8 Misconceptions about Background Checks
Recently, I shared an elevator ride with what appeared to be a father and son. This is where I overheard the following conversation:
Father: “How did your interview go?”
Son: “It seemed like everything went fine.”
Father: “You sound a little unsure?”
Son: “Well, they’re running a background check, and you know, I had that trouble awhile back. It seems like places are looking for reasons not to hire you these days.”
This conversation made me reflect on other conversations with applicants over the years. Some of the misconceptions that tend to float around about background checks and how they are used. It seems that applicants are putting themselves through a lot of unnecessary worry over the background screening process. So, for the guy in the elevator and all the other stressed out candidates, this blog post is for you!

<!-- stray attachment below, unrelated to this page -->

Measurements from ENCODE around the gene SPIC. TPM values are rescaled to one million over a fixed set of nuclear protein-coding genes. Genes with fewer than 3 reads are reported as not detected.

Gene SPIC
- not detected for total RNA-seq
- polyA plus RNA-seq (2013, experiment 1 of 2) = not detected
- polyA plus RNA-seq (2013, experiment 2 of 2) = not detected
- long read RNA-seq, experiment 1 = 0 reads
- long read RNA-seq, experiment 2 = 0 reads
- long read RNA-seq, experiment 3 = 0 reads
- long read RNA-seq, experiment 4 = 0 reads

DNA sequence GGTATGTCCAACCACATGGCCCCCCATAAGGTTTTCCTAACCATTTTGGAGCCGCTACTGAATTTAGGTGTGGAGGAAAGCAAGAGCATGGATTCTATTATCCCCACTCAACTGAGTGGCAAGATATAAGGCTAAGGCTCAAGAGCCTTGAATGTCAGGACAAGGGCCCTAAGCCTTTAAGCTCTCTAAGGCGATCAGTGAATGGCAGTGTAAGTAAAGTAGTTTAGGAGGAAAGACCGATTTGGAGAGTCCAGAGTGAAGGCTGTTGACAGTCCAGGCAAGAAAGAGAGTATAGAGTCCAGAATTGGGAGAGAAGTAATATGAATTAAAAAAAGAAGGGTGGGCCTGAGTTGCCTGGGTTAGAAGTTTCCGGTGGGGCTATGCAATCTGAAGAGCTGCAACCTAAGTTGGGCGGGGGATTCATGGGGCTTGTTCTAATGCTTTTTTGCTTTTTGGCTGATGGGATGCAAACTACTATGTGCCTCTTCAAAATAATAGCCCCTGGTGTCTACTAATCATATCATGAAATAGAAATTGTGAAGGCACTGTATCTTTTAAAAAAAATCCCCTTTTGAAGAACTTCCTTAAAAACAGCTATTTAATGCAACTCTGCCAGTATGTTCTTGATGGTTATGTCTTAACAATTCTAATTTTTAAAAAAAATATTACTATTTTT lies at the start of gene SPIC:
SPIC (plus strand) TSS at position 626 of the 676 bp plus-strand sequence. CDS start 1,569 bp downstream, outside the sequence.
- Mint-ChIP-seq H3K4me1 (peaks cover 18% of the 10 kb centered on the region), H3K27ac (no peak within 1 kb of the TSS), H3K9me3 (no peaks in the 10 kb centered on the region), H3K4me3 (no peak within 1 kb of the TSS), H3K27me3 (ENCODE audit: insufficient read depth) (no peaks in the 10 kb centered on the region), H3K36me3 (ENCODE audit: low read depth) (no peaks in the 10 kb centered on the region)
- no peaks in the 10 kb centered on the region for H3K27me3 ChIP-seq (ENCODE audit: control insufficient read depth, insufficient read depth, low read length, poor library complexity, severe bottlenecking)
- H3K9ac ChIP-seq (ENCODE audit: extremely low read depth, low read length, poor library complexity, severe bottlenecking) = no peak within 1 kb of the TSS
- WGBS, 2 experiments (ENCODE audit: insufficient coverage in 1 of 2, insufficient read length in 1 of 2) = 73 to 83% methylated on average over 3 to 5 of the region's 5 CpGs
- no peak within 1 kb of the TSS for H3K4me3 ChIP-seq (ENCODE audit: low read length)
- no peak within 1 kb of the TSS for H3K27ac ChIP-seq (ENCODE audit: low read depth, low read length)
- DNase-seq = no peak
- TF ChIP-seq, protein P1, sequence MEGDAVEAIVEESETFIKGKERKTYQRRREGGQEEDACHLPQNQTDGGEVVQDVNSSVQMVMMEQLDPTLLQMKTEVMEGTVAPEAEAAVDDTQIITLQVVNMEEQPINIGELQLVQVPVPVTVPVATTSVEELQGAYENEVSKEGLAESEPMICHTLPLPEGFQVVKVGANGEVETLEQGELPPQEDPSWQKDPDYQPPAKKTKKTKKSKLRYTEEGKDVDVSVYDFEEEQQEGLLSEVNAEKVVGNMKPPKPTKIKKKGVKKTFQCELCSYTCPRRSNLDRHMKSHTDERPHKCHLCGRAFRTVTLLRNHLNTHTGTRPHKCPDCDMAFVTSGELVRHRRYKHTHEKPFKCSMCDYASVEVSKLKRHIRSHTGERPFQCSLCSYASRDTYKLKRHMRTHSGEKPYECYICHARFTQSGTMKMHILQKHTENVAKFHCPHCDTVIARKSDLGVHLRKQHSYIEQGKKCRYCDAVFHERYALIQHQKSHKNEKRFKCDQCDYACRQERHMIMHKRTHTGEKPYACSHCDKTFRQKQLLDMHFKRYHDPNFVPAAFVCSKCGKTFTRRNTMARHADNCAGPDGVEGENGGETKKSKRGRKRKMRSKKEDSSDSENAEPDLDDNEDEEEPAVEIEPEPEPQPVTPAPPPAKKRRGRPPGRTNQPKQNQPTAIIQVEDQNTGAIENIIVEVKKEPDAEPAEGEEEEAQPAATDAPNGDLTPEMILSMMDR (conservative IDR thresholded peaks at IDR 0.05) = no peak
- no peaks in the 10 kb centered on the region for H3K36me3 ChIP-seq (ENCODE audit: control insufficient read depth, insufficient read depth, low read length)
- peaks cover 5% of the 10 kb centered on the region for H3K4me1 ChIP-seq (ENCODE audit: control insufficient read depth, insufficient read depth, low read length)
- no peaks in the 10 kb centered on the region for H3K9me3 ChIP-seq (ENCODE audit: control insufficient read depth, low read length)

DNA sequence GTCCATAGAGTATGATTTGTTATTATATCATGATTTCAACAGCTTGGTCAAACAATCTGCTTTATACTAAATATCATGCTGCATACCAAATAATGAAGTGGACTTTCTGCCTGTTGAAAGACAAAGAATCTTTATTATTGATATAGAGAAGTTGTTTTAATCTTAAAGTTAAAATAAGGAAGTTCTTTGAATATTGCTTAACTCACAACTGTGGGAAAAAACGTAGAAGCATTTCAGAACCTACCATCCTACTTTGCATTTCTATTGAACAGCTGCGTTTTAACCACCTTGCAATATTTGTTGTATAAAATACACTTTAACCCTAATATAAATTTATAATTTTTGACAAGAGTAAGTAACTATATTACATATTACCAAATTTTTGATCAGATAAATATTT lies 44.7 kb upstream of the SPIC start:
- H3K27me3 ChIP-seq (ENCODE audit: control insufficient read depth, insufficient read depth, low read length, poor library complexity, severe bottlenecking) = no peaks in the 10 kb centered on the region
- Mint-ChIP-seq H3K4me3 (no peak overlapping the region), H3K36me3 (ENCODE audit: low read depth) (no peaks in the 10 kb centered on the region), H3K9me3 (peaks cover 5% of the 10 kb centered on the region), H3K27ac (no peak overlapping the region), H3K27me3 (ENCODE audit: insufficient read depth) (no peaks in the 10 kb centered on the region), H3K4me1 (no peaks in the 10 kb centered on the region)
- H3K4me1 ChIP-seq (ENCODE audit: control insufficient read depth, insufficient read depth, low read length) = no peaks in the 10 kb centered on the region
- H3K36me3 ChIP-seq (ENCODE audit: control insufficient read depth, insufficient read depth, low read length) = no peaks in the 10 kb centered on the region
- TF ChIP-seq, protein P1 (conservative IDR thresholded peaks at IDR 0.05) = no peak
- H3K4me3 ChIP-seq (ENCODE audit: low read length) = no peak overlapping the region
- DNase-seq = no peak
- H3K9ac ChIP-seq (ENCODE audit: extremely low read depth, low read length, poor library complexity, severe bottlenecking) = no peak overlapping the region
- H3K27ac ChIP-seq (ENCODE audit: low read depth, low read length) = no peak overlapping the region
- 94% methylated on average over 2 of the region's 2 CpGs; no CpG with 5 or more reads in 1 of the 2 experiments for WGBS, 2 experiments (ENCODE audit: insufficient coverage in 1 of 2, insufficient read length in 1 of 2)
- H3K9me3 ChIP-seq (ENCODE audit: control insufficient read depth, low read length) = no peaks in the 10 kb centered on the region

Misconception #1 – Employers are looking for reasons not to hire me.
Truth: Background checks are an investment that employers choose to make on the candidates they are interested in hiring. If an employer has made the decision to run a background check on you, it is a very good indicator! They are seriously considering extending a job offer to you. Unfortunately, according to studies, nearly half of all resumes contain a major fabrication. And, one out every six crimes occur in the workplace. Employers rely on background checks to validate your credentials, protect their brand, and ensure a safer workplace. But, can you blame them?
Misconception #2 – If I have a criminal record, I can’t get a job.